Now in my 50th year of life, I think about my different stages of yearning for my mother. When she first transitioned from this life to heaven, I missed her touch the most. To fulfill this need, I touched her hand in her coffin, but it was cold and her skin was rough. I knew then she was not there, nor here on earth, and I no longer yearned for her touch.
Next, I missed seeing her. I wanted to see her see me, to see that I was ok. She then visited my dreams, never speaking, but giving me just enough to feel comforted. She still comes when I need direction, leaving me with just that and a bit of peace.
Years later, when I first became pregnant, I really wanted to talk to her. So many questions I had failed to ask. Was I ready for motherhood? How would I do this without her? Would my daughter ever know how much I loved my own mother? For this, she gave me the greatest gift - of knowing: an unspoken communication. A caress devoid of touch. An understanding requiring no explanation.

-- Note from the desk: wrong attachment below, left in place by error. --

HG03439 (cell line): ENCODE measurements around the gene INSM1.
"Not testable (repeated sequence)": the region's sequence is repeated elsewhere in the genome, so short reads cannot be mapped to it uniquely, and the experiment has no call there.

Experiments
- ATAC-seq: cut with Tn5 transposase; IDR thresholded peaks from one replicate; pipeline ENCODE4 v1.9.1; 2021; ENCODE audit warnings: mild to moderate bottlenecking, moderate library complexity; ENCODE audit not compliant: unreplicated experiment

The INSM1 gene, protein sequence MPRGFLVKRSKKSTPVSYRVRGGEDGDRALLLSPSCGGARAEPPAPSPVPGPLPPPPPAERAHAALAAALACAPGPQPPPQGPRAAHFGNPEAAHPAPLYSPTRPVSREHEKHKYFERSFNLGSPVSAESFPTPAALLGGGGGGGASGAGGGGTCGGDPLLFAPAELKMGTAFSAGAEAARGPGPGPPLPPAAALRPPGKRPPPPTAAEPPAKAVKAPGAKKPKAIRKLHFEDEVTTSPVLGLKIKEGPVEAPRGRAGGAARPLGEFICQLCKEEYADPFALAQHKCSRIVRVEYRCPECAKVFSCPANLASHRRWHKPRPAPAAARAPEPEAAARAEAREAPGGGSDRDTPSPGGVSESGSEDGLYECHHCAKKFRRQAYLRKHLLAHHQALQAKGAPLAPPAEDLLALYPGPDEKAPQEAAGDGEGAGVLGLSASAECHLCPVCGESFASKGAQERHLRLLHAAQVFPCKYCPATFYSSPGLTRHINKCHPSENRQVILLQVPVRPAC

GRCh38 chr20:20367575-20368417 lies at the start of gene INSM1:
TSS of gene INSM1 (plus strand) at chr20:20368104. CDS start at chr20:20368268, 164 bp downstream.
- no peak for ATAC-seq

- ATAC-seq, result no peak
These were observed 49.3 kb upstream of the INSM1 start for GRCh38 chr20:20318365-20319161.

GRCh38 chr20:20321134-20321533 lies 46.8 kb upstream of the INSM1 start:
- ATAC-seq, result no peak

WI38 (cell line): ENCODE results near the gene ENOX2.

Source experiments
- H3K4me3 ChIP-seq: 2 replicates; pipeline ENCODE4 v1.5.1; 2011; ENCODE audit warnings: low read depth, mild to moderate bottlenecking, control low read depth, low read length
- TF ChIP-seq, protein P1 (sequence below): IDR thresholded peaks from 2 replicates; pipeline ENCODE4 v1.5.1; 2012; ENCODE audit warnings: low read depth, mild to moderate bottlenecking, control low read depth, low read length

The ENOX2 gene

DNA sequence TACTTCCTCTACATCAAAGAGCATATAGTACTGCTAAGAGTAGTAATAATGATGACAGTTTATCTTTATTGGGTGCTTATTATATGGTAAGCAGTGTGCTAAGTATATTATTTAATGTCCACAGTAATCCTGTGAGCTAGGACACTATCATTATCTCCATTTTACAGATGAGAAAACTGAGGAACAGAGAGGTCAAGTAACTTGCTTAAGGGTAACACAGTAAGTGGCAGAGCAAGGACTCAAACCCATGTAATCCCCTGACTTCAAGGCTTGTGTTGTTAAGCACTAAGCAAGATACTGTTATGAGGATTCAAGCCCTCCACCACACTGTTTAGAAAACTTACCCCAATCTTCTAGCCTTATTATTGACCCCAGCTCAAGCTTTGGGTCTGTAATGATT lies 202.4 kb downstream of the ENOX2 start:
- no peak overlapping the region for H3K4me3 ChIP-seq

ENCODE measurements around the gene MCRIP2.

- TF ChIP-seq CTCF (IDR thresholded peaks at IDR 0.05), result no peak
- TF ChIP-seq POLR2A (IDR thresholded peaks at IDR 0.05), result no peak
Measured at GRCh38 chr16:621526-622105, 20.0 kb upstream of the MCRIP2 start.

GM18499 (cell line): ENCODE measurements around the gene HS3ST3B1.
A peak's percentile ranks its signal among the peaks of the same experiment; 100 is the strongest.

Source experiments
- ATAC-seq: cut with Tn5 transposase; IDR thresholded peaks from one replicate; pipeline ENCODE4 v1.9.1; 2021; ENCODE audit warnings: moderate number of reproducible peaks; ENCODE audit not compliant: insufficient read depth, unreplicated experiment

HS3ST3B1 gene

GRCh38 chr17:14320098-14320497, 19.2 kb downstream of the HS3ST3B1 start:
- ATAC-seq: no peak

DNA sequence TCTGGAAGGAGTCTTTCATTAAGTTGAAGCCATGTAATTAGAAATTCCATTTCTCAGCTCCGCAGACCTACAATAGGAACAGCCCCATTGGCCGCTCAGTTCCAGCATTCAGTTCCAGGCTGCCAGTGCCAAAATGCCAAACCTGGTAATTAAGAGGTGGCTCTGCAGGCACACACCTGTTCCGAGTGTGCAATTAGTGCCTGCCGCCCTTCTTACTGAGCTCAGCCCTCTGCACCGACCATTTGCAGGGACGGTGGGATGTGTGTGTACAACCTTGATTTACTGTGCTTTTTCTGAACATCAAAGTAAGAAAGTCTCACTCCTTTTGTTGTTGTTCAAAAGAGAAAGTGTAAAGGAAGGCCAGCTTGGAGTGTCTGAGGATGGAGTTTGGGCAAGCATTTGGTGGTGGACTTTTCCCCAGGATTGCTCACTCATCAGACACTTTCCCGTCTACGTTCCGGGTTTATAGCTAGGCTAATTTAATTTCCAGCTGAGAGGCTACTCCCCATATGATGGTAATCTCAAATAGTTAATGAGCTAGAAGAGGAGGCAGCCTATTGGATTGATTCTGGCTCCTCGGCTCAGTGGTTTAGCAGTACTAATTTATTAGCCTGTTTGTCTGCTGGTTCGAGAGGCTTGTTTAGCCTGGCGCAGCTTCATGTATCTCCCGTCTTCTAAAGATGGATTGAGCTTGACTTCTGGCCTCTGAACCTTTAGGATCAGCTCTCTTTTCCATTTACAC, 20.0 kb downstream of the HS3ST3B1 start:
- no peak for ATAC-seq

She's been gone now 25 years, half of my lifetime, yet she's been with me all along. We communicate in ways I can't explain; she's with me all the time. I was not aware of this way of being before her transition, but now, it is how I view all my relationships.
My husband knows when we watch a movie and cry at the exact same moment, because he feels my pain of a memory of my mother. My daughter knows when she calls at the exact moment I need to talk to her. My son knows when he gives me a desperately needed hug when disappointment looms.
You do not have to share my blood to know me. My son's best friend knows when they both leave my house at night. There are dangers that my son faces that his friend will share when they are together. We don't have to discuss it anymore. We know it is real. He knows the rules as well as my son. He knows I worry, so the goodbye embrace is not simply a "Have a good time" hug, but one of caution. They will text me location changes. They will let me know when both get home safely. If he knows, why can't you?
The colors are a different shade now that my mother is physically gone, permanently altered. And perhaps that is what enables me to seek being known, to need to be known. I am an educator by vocation and by life choice. I need to bond with fellow educators to do this work. But I am not known by many. But it is what I need most.
I don't expect you to know me instantly, but sit at my table with me. Share a meal. See what I see so that you can feel what I feel. Then, there would be no need for explanation. You would know. And when you know, you will help me do.